against it by the duke of Argyle ; and the duke of Marlborough's friends, being apprehensive, if the question were put, it would be carried in the negative, said, it would be time enough to speak to that matter, when the duke was come home. The next day a complaint was made by the earl of Rochester against the lord-keeper Harcourt, for taking upon him to introduce the Scots lords to the queen, being himself no peer by patent. But, the late lord-chancellor

Cowper maintaining, he had a right to act as he had done, The supplies no further notice was taken of it. The commons readily granted. granted the fupplies for the next year's service, and gave

luch dispach to the land-tax bill, that it received the royal aflent before the short recess at Christmas.

About the beginning of December the queen appointed terborough the earl of Peterborough to go to Vienna, to concert meaappointend

sures with the imperial court for the vigorous prosecution of Vienna, the war, particularly in Spain, which, at this juncture, seem

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ed to be the court's, favourite project, though not generally 1710.
approved. For many observed, that this was the very
thing, which the French king had been aiming at in the
late negotiations, namely, to make a separate peace, exclu-
five of Spain, in order to carry the stress of the war into that
country, where, whatever engagement he entered into, he
might underhand assist his grandson, who, having the affec-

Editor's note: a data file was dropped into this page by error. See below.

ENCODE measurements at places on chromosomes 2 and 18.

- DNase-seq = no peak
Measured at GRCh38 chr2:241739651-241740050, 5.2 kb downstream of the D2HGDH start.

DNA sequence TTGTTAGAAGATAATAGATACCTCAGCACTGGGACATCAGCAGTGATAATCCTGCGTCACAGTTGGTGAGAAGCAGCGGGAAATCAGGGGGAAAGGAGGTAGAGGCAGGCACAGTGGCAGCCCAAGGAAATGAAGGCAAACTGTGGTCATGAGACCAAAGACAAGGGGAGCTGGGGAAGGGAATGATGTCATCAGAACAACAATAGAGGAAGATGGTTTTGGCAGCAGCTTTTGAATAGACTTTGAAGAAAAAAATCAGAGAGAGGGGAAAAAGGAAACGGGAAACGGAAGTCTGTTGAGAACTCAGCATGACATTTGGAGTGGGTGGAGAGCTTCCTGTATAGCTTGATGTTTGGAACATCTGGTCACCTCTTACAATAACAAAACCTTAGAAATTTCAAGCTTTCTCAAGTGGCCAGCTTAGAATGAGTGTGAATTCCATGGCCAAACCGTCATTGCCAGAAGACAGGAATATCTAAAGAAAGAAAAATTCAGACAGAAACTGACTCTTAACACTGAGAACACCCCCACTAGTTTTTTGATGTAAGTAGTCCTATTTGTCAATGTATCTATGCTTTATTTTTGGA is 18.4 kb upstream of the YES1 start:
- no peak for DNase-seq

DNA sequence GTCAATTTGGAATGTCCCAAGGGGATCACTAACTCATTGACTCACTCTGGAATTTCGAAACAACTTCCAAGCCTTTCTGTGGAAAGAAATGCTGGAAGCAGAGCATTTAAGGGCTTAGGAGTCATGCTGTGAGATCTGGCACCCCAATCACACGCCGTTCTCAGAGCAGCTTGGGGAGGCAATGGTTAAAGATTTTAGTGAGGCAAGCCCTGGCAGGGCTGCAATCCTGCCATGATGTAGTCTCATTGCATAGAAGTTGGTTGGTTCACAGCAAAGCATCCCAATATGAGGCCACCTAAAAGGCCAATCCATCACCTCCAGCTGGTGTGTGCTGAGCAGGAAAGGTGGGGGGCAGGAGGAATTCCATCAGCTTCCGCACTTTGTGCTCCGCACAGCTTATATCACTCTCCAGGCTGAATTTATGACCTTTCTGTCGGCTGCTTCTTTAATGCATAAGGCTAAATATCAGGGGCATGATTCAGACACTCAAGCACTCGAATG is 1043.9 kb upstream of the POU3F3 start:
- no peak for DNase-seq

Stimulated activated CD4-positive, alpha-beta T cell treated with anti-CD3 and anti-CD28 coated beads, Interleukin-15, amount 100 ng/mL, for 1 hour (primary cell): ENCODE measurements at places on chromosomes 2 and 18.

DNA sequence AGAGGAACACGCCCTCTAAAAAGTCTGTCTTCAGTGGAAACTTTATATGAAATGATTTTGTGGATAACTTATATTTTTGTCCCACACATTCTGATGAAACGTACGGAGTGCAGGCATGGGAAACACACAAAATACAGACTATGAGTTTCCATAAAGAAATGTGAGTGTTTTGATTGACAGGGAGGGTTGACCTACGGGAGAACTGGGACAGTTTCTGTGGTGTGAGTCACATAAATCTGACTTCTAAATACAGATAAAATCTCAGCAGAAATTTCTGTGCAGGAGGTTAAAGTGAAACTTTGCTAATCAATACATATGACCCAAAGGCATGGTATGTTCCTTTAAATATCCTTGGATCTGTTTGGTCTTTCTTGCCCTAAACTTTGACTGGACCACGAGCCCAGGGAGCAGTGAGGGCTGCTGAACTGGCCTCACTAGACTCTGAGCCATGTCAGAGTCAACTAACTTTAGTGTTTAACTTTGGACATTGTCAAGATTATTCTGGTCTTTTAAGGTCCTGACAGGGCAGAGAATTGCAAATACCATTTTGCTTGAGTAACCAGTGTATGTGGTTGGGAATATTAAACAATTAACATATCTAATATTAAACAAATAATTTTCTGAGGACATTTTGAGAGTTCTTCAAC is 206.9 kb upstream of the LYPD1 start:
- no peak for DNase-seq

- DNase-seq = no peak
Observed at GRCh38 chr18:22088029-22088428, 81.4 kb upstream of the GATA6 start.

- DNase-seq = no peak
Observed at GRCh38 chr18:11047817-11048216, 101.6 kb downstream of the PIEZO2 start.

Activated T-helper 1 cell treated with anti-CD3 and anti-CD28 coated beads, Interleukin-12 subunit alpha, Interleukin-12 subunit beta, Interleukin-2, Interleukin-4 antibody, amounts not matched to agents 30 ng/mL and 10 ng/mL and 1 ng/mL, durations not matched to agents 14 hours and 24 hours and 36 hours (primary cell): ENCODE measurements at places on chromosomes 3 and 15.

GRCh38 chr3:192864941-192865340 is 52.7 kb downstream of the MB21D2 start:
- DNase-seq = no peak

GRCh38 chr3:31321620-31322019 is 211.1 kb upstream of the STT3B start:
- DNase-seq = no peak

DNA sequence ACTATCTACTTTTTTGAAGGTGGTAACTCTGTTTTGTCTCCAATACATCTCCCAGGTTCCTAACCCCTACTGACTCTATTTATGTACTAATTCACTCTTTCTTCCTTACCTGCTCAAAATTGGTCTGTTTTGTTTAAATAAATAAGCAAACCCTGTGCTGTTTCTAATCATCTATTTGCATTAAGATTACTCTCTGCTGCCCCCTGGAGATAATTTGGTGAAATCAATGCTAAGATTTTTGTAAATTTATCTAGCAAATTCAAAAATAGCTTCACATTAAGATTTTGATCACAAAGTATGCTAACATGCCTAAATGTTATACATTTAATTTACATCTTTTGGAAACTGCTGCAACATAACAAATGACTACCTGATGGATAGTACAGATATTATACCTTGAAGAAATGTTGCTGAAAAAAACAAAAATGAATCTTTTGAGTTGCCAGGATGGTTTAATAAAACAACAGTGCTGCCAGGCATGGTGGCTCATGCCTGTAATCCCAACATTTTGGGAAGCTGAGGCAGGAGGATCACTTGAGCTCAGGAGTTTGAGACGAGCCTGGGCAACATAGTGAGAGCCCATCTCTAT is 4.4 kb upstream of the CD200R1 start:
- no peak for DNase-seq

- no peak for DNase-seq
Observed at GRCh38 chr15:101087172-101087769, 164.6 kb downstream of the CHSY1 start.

tions of the people, might prosecute the war with great ad-
vantage over the allics, whereby the French king would
ease himself of the war in Flanders, which distreiled him
moft, and threatened the very heart of his dominions.
About the same time earl Rivers was sent to the court of and earl
Hanover, from whence he was lately returned. It was also
declared, that the queen had, on the 12th of December,
named Mr. Richard Hill to be her envoy-extraordinary to
the United Provinces, and to the council of state appointed
for the government of the Spanish Low-Countries, in the
room of lieutenant-general Cadogan, who was recalled.
The military men were not so surprized at this change, as
when they heard, that the commissions of lieutenant-general
Meredith, major-general Maccartney, and brigadier Honey-
wood were superseded, upon an information laid before the
queen, that these three gentlemen had, in their cups, drank

Damnation and confusion to the new ministry, and to

those, who had any hand in turning out of the old (1).' Some persons, who, about this time, came over from Flanders, extenuated the crime of those three gentlemen, averring, “ they only drank a health to the duke of Marlborough, " and confusion to all his enemies;” which is usual in all armies, out of respect to the commander in chief. But, whether this excuse was well grounded or nor, the new minifters thought it neceflary to make an example, in order to keep within bounds the generals, and other officers of the army, some of whom, it was said, dropped doubtful expresfions of standing by their general. And this might administer the greater cause of suspicion at this juncture, because the design of making a general for life was laid to the charge of